Chapter Three

                                            POLICY TO POISON THE ENVIRONMENT
"Corruption is often the price of progress."
Reverend Emanual Cleaver II, Mayor, KC, Mo.
(Starbeam--Kansas City Star, 1996)

Maybe, but killing or damaging the health of people seems to be a little more than corruption. --
Before we follow a sludge train to west Texas we need to look at the situation which allowed this
deadly situation to develop. Congress had enacted all the necessary environmental laws to
prevent the sludge train from ever leaving New York City. In fact, in 1984 Congress enacted the
Hazardous and Solid Waste Amendments which mandated disposal in a sanitary landfill. It would
appear that some smart young fellow at EPA figured out that if hazardous waste was considered to
be a fertilizer CERCLA and they could find a farm to dump it on then it wasn't necessary to comply
with the other laws as long as EPA had a policy on sludge use.

In 1989, EPA did propose a written policy, Part 503. However, the policy acknowledged 21 organic
and inorganic chemicals and 34 primary disease organism groups which could, after exposure on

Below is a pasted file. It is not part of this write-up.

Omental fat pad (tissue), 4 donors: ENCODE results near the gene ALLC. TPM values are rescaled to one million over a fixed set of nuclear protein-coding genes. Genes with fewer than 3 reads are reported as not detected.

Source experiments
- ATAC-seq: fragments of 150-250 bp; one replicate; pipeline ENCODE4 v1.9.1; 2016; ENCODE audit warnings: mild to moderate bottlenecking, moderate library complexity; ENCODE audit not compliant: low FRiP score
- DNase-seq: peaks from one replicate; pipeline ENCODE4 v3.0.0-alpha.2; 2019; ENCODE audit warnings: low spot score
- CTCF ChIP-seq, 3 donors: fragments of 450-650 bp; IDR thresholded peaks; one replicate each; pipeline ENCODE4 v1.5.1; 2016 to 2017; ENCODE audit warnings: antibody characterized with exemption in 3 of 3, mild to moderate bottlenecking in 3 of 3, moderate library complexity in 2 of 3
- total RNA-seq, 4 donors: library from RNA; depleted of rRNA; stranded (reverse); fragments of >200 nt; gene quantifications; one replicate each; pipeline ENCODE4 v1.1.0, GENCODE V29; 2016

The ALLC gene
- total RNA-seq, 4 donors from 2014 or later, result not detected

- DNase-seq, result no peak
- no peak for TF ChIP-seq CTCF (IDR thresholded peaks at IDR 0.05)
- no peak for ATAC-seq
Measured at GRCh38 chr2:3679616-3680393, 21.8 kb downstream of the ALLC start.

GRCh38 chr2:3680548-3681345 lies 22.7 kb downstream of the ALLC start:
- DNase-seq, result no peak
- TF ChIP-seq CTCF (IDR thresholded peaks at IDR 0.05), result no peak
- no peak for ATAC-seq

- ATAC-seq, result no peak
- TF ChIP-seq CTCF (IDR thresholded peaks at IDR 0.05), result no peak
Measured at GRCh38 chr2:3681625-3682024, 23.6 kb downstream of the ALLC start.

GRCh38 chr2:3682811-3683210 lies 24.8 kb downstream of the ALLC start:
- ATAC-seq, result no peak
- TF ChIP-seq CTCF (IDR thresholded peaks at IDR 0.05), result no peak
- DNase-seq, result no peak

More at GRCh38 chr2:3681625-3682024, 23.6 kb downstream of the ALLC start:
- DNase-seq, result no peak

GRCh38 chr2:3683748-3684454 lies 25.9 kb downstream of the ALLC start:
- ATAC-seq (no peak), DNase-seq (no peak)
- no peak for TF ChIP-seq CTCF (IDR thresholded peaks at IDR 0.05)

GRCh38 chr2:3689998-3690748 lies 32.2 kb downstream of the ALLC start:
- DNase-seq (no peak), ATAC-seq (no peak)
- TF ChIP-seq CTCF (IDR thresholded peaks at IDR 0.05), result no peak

the farm or home lawn, cause death, disease, cancer, and other assorted physical and mental
health disorders. The policy warning reflected those in the environmental laws and noted the EPA
Administrator had this information on file. The policy also noted that disease organism regrowth
was a major and expected problem.

However, it would seem, these bright young men with Ph.Ds behind their names were so far out of
their field of expertise that they didn't have a clue as to the terrible plagues they were about to
release on transporters, farmers and the public's food, air and water supply. Or worse yet, did they

As an example: As an example: Coccidioides immitis (C. immitis) is a fungus so dangerous that all